The prayers of Paul are a great model of how to pray over people:
9 For this reason, since the day we heard about you, we have not stopped praying for you. We continually ask God to fill you with the knowledge of his will through all the wisdom and understanding that the Spirit gives, 10 so that you may live a life worthy of the Lord and please him in every way: bearing fruit in every good work, growing in the knowledge of God, 11 being strengthened with all power according to his glorious might so that you may have great endurance and patience, 12 and giving joyful thanks to the Father, who has qualified you to share in the inheritance of his holy people in the kingdom of light. 13 For he has rescued us from the dominion of darkness and brought us into the kingdom of the Son he loves, 14 in whom we have redemption, the forgiveness of sins. (Col. 1:9-14, NIV)
Paul writing in Galatians brings verification of his preaching by retelling the story of his visit to the apostles. The big issue, of course, was the gospel coming to the Gentiles, but the one piece of common theological ground they had to have from Paul was this:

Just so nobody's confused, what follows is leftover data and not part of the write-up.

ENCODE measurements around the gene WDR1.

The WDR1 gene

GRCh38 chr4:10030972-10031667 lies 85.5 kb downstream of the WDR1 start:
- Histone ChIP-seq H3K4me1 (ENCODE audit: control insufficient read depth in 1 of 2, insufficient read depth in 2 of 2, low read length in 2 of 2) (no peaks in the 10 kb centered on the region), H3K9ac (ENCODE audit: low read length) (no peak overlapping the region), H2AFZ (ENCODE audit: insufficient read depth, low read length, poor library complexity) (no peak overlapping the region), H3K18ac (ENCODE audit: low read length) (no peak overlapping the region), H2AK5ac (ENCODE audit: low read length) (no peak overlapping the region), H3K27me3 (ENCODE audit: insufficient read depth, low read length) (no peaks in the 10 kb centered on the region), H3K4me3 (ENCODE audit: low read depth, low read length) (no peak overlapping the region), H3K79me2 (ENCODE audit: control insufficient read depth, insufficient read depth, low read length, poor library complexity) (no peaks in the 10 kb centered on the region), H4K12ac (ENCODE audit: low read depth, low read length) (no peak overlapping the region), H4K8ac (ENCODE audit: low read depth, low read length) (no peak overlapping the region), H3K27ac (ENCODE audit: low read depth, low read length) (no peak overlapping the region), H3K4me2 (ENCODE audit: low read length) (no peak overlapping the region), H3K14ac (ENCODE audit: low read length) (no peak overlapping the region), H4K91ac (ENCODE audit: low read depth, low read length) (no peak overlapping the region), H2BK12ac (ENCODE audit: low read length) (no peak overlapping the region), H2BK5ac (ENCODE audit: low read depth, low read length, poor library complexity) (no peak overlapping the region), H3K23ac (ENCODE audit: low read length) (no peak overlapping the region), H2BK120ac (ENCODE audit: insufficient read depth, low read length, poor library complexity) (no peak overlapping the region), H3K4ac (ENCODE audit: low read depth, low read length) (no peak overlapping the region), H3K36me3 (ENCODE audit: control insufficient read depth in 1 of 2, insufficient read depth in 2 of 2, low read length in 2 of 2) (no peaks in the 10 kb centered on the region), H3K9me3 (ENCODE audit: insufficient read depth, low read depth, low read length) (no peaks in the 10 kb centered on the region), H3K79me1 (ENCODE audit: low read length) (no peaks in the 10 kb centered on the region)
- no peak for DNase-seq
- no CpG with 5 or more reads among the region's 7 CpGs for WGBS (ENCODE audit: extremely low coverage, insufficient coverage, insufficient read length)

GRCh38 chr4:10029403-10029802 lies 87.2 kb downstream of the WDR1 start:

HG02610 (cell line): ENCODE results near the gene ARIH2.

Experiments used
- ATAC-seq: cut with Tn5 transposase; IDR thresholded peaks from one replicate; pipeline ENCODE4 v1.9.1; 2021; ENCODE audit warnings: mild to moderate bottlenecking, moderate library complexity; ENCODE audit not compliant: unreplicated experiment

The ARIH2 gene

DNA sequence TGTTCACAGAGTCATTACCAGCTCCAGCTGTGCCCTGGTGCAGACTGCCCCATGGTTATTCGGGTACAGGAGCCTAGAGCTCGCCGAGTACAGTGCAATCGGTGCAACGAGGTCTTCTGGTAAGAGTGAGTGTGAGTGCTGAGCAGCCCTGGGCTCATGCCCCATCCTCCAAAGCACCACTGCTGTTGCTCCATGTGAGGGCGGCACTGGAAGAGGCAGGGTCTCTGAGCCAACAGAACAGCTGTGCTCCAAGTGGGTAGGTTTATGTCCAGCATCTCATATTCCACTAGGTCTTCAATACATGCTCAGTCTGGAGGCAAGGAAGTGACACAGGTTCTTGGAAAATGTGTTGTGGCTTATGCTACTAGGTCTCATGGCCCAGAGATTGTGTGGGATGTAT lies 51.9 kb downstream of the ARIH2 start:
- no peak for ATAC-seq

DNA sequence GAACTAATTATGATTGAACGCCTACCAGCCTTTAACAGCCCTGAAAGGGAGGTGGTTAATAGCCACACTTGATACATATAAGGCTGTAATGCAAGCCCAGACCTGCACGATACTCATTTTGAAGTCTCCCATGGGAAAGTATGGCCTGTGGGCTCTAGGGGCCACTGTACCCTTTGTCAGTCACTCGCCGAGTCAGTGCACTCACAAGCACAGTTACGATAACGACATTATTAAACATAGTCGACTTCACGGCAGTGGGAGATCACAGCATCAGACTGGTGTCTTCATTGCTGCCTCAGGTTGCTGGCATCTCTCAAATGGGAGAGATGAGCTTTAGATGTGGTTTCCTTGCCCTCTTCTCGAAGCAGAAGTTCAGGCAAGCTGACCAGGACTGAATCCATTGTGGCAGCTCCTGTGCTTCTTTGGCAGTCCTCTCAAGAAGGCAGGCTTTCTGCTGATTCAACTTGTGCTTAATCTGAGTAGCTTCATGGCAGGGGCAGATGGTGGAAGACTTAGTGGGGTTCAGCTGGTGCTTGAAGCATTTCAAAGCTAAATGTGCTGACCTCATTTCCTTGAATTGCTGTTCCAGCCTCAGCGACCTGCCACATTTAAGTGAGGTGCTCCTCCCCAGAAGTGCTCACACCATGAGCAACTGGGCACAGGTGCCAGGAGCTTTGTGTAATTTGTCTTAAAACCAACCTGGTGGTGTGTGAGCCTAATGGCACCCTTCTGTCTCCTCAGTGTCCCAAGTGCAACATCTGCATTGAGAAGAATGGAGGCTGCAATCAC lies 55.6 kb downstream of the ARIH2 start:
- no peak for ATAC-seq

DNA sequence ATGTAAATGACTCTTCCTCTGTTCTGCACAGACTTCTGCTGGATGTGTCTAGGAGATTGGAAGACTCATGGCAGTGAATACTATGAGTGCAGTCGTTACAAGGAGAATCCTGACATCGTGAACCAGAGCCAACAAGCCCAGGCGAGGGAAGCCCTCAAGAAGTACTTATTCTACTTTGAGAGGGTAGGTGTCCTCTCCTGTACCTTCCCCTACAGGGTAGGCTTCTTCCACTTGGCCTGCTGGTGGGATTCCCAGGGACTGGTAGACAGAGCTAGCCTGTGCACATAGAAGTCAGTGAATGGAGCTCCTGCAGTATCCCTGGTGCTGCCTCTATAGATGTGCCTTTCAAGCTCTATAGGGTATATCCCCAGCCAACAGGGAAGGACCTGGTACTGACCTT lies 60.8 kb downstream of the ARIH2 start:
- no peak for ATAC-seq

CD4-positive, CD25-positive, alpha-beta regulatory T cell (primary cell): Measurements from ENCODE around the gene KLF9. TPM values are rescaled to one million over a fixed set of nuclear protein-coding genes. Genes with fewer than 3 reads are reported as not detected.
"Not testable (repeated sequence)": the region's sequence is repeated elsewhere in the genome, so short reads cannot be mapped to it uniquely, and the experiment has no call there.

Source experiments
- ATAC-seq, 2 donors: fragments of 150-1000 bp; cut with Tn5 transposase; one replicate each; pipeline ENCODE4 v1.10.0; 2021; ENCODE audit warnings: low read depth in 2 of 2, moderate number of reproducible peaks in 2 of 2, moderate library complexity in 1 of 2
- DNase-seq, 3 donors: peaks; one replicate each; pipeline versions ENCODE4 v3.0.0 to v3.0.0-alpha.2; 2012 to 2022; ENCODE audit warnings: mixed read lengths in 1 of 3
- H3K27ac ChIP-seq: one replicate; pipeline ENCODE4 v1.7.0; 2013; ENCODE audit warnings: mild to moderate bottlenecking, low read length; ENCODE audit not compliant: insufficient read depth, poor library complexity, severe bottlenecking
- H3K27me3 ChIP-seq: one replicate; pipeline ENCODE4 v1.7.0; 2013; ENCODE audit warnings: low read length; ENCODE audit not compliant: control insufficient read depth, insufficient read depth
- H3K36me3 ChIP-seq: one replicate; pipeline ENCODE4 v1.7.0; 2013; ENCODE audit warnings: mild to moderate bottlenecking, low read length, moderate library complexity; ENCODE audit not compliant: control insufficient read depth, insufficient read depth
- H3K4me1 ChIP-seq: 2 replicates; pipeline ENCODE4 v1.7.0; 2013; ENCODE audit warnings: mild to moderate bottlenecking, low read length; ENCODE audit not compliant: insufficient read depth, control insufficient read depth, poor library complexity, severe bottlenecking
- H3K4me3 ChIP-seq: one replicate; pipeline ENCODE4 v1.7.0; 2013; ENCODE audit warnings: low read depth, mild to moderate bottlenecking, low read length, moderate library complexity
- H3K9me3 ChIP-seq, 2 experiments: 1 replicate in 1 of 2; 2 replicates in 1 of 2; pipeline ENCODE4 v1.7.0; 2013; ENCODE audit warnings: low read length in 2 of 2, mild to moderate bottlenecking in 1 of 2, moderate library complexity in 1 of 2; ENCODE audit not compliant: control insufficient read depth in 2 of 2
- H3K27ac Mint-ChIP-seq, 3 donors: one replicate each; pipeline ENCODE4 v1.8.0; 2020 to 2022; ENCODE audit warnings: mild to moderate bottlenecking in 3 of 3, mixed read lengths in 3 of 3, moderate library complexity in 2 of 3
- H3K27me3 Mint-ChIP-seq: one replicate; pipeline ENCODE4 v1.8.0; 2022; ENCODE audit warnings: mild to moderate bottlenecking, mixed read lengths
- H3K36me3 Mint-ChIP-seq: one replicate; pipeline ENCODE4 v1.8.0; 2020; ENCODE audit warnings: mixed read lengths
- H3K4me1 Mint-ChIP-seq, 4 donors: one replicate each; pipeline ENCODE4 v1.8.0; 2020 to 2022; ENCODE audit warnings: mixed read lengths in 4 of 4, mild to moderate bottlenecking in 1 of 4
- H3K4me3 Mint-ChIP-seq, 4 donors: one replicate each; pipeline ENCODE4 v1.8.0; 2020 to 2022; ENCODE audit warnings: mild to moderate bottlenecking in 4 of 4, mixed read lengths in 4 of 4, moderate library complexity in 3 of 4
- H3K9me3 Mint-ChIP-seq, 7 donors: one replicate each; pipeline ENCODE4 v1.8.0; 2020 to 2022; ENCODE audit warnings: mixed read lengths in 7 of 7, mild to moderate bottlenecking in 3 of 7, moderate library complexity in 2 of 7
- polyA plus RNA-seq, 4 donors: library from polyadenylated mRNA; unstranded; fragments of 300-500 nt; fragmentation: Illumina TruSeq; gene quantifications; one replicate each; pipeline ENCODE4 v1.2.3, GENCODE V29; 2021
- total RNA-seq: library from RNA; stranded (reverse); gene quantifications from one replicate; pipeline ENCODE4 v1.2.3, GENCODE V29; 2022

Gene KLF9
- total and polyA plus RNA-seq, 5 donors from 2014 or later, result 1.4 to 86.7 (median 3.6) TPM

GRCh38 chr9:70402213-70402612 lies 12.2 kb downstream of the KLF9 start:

They asked only that we would remember the poor, which was certainly something I was willing to do. (Gal. 2:10)
While there was a lot of theological mystery and potential disagreement, one of the main things the apostles needed to hear from Paul was that he was still going to teach Gentiles to care for the poor.
Remember the margins. Remember the edges kicked to the curb and not having the resources to possibly “make it” in life.
The city where I pastor has a tremendous clergy group. We meet monthly and our churches together hold a Good Friday service annually. It’s a great group.
The real turn for us came several years ago. Every month we would meet and one particular pastor wanted to discuss our “distinctives.” He loved to talk about what was different in each of our denominations. It was okay to do, but after awhile it was irritating some pastors enough they didn’t bother coming as regularly as they used to.
We finally went through a process of asking, “What can we do together in the name of Jesus?”
When we had the discussions on what we could do together, interest picked back up. We have WIDE theological differences in our group. Yet, this is a group that truly loves each other because we want to see what Jesus is doing in the community and go to it.
Consequently, what “revs our engine” the most is putting things together that reach out to the margins of our city: the poor, the elderly, the at risk youth.
Remember the margins.
It’s probably because you find Jesus there quite often.